I spent most of the weekend reading a dissertation for a defense this week, so this brief note is coming a little later than intended. In fact, now that we are in the last few weeks of the semester, a lot of things are going to be a little later than intended. But I did want to post this before too much time passed.
Last Friday, I celebrated “Zoomsgiving.” That is, my family and I all got together on Zoom and hung out for a bit. My parents spent most of the time frozen because of their crappy internet out in the boondocks—they have a hamster wheel hooked up to an old War Games-era modem—but otherwise it was nice.
I know that Thanksgiving was a big concern for a lot of people Stateside, caught between the reality of the pandemic and the desire to get together with family for a treasured tradition. It wasn’t such a big deal for me, of course, as Thanksgiving isn’t something I normally celebrate anymore. I have celebrated it in the past—one year HJ and I cooked a turkey with all the trimmings at her parents’ house, for example, and on other occasions I have gotten together with friends and/or colleagues to commemorate the holiday—but it hasn’t been the big family tradition that it was for me when I was growing up in the States.
The last “real” Thanksgiving I celebrated was when we were in Cambridge in 2017, when I was on sabbatical. We attended a church there and became very close with our church family, and when one of the church members—a lovely woman named Ruth—learned that we were going to be in town but did not have any plans for the holiday, she invited us to dinner at her house with her (very large!) family. It had been so long since I had done something like that, and it was really nice. We were definitely welcomed in as part of their family, and I think it was the closest I’ve come to what I remember Thanksgiving being like when I was young.
Friday morning’s session was nothing like that, of course, since it was online and there was no food, but ironically enough it was the first Thanksgiving I have spent with my family in over a quarter of a century. There have been a number of Christmases over the years that we’ve been able to spend together, but since Thanksgiving falls in the middle of the semester, we’ve just never had the opportunity. So I guess, even in the midst of all the craziness that is life now, that is something to be thankful for.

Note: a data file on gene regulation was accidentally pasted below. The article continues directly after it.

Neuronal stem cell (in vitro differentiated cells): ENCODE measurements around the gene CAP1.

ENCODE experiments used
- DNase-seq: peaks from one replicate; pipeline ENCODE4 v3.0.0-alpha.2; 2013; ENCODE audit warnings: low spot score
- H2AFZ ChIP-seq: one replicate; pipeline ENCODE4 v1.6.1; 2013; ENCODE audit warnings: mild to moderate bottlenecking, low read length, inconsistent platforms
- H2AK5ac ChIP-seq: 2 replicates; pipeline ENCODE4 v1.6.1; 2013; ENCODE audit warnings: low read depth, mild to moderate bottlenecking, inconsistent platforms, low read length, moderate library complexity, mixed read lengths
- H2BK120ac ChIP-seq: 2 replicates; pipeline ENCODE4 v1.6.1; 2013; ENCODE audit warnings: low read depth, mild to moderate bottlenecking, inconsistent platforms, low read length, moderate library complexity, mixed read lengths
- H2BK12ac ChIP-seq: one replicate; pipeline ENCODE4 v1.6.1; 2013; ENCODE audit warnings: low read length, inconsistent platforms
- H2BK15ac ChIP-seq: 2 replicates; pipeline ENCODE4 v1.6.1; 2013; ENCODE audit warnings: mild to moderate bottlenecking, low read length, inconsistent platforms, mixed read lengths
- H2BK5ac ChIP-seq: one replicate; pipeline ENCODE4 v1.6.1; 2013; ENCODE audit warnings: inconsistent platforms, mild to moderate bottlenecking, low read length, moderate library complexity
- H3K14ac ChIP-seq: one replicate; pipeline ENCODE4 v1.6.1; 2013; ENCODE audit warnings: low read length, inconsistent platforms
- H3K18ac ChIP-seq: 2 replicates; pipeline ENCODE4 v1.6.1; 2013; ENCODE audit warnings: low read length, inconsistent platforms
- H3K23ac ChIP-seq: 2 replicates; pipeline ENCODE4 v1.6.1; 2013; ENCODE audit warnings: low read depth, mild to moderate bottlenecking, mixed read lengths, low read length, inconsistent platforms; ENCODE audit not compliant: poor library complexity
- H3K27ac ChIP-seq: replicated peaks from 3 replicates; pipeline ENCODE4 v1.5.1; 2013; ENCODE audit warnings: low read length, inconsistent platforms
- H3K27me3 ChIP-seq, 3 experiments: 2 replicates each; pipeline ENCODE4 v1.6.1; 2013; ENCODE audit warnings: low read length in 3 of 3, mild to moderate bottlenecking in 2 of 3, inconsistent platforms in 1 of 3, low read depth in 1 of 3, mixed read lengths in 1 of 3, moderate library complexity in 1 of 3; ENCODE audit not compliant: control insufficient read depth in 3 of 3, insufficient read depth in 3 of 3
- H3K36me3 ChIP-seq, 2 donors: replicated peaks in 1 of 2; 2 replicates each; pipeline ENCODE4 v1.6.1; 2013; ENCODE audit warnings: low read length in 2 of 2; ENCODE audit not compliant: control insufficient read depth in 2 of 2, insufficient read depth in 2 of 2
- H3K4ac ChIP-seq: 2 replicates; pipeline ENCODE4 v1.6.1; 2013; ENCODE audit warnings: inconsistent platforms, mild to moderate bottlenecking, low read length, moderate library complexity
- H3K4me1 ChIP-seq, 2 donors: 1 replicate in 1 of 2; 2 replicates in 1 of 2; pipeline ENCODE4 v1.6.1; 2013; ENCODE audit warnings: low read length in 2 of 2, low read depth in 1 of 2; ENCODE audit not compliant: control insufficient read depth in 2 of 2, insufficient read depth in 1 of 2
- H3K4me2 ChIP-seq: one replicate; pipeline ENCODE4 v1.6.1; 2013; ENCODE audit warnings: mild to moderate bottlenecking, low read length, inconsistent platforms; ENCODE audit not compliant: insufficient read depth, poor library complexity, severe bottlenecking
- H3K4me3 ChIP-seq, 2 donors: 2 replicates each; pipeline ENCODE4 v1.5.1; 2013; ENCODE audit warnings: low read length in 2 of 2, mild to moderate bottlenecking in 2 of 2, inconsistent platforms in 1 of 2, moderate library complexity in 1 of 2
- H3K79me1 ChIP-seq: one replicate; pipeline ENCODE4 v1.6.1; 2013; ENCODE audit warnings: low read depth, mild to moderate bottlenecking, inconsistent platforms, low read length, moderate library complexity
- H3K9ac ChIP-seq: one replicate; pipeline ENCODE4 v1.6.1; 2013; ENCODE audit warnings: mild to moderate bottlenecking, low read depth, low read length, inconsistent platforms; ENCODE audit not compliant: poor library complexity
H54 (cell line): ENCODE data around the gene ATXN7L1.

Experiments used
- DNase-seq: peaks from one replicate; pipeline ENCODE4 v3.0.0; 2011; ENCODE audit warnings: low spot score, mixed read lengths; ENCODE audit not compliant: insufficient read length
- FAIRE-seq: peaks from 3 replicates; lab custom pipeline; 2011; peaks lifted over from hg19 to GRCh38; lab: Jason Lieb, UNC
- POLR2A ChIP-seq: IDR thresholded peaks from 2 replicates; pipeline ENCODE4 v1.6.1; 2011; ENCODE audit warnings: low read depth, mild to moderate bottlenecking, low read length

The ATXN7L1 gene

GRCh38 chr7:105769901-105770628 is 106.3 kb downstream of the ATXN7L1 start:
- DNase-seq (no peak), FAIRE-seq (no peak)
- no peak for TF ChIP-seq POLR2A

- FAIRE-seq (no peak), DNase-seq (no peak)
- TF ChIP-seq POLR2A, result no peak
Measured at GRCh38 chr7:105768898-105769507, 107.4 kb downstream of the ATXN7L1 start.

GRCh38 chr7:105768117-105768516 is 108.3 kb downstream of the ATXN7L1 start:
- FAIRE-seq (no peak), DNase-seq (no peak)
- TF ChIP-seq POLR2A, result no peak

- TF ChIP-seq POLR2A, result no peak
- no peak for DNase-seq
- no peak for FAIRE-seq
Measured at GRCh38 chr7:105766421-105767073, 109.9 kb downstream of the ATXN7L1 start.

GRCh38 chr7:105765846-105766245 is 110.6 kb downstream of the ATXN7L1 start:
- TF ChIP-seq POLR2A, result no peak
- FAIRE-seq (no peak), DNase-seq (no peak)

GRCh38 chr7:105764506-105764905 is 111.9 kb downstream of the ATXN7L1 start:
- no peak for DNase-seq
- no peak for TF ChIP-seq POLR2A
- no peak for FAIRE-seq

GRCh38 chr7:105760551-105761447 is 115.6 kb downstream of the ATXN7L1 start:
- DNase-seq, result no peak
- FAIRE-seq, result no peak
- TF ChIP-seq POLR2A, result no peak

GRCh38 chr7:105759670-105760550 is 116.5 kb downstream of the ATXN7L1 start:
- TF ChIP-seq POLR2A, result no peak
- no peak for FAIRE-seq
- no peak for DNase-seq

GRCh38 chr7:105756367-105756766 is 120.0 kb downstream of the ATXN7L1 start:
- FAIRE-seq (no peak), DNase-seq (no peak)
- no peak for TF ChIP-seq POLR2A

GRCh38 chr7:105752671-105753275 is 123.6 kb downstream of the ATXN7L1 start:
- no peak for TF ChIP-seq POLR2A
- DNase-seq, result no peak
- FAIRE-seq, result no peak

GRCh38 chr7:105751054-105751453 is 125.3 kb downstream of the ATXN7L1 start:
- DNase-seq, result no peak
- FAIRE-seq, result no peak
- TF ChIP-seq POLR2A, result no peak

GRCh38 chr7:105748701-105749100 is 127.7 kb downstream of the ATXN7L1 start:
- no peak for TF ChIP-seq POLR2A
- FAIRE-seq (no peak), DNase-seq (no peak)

With Thanksgiving over now, I suppose we are now into the Christmas season. Indeed, when we tuned into our church service this morning (again, online), there was a Christmas tree on the platform. I don’t know why, but the first Christmas decorations and the first Christmas music always take me by surprise, and it always feels like it is too soon, like a joke about a tragedy that happened not too long ago. That may seem like a weird comparison, but I have roughly the same cringey reaction to both. Maybe it’s because the beginning of the Christmas season always seems to come at the busiest time of the fall semester, when I’m not in a very celebratory mood. As I mentioned above, I spent the weekend reading a dissertation, and there’s a lot more of that to come next week. Then it will be on to grading and such. Maybe after that it will start feeling like Christmas. For now, though, I’m still trying to keep in mind the things I am thankful for, especially given how crazy everything has been and continues to be. I hope that wherever you are you are safe, healthy, and have something to be thankful for as well.